Byline: Ward Connerly, SPECIAL TO THE WASHINGTON TIMES
This July Fourth will mark the 227th anniversary of America's quest to realize the dominant ideal of our Declaration of Independence: "All men are created equal." The Supreme Court's decisions regarding the University of Michigan's racial preferences admissions policies give us reason to reflect on the history of that quest. Our progress has been very real, yet very difficult.
Slavery, the greatest stain on this nation's fledgling years, threatened equality from the start. After 600,000 men and one president died to end it, in 1868 this country ratified the 14th Amendment, which stated in part, "No state shall ... deny to any person within its jurisdiction the equal protection of the laws."
Nearly 100 years later, with full equality between the races still not a reality, we passed the Civil Rights Act to guarantee equality under the law for those who still didn't receive it. That Act read, "No person in the United States shall, on the ground of race, color, or national origin, be excluded from participation in, be denied the benefits of, or be subjected to discrimination under any program or activity receiving federal financial assistance." The University of Michigan being, like virtually all institutions of higher learning, a beneficiary of federal money, the law and its application would seem to be clear.
But the Supreme Court has now demoted the concept of equality under the law in favor of a concept with a much cheaper pedigree: "diversity." Although no American ever fought or died to promote it, and few can even define it, our robed masters in Washington have declared that equality under the law must be balanced with "a compelling interest" in attaining "diversity."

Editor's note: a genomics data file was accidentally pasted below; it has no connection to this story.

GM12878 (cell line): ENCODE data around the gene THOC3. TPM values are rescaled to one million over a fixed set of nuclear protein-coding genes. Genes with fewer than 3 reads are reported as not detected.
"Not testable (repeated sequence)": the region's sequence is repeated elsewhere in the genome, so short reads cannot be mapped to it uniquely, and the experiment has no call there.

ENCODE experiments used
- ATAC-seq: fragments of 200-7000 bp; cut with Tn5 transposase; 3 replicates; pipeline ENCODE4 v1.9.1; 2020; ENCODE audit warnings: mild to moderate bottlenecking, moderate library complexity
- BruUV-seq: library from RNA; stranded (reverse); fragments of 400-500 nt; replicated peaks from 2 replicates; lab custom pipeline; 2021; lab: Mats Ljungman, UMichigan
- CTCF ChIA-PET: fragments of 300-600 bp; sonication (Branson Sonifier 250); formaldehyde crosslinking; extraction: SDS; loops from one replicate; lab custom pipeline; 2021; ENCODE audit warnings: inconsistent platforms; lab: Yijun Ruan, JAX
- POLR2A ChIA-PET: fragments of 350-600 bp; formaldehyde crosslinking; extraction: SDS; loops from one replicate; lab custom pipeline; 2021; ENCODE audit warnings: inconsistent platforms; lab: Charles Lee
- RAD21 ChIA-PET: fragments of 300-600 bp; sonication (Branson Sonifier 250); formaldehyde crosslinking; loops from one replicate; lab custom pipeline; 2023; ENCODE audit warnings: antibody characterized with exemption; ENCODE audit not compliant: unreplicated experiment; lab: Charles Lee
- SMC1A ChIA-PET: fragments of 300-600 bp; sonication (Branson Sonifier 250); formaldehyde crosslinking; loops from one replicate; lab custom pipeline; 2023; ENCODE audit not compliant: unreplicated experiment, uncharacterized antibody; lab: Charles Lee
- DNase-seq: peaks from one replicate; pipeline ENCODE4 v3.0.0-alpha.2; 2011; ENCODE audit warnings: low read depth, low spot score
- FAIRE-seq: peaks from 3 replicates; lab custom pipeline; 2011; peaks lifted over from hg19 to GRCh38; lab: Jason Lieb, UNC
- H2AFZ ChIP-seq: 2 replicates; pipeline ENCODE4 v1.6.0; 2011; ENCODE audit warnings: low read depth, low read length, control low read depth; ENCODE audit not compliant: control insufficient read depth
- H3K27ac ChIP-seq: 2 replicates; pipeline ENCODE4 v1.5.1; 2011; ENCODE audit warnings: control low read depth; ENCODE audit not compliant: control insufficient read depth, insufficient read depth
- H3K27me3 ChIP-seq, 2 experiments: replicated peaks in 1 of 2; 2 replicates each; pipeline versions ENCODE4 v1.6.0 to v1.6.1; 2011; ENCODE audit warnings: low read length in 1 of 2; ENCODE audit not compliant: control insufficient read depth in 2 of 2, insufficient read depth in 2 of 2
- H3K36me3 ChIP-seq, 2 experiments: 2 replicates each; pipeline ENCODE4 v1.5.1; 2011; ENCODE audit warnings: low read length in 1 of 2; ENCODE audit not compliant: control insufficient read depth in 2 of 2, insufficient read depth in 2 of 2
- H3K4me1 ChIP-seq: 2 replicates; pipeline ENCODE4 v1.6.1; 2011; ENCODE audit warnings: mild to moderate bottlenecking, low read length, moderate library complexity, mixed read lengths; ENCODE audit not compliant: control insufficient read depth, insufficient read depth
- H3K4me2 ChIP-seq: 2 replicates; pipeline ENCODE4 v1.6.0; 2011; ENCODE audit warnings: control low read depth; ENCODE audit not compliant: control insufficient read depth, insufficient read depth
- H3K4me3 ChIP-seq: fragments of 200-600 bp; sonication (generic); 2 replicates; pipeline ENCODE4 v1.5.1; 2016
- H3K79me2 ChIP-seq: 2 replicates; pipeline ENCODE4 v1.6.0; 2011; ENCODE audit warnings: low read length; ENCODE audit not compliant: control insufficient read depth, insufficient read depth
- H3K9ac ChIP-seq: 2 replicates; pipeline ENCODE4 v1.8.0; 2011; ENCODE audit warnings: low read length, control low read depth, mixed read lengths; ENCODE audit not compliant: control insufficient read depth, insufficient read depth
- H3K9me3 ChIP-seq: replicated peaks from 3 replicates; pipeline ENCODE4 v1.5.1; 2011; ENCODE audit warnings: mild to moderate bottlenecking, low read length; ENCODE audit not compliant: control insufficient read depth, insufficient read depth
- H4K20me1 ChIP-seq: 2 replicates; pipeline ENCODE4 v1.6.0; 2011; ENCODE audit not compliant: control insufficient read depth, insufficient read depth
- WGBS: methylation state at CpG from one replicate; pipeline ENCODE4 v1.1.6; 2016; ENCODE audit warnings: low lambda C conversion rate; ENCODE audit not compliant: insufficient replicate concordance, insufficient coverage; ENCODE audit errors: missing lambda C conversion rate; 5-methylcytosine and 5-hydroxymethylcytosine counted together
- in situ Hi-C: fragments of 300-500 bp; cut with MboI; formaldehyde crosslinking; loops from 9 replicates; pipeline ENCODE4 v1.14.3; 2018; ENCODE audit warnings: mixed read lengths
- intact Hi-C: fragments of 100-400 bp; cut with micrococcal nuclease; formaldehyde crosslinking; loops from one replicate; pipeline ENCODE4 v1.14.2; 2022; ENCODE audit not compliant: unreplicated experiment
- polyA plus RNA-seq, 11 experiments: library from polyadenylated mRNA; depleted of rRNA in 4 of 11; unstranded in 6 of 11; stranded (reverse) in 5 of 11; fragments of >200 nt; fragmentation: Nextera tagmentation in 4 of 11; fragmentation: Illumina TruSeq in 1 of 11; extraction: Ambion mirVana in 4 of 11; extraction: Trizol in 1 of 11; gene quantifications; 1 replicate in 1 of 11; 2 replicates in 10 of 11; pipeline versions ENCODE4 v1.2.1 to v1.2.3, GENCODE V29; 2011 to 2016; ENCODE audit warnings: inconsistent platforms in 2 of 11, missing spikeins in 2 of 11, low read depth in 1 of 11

"Diversity." Such an innocuous, pleasant-sounding idea. Who could be against it?
But "diversity" is an empty vessel of a word, begging to be filled with meaning by the listener. To many, it means students of all colors and backgrounds will populate our nations' universities in harmony. All fair and reasonable people applaud that. To the academic elites, "diversity" means a license to discriminate to achieve the "critical mass" objectives that reside solely in their minds.
As a Regent of the University of California for more than a decade, of one thing I am certain: the building of "diversity" at virtually every select university means preferential treatment has to be doled out according to race. All "races" are equal, but some are more equal than others.
As tragic as this ruling is, there's still great reason for hope. One bad judgment can't erase centuries of progress. America is a great nation where the overwhelming majority of its people still believe in equality under the law. Even better, the liberty enshrined in the Declaration of Independence the document we celebrate every July Fourth guarantees the right of the people to organize and impose their political will on their government. …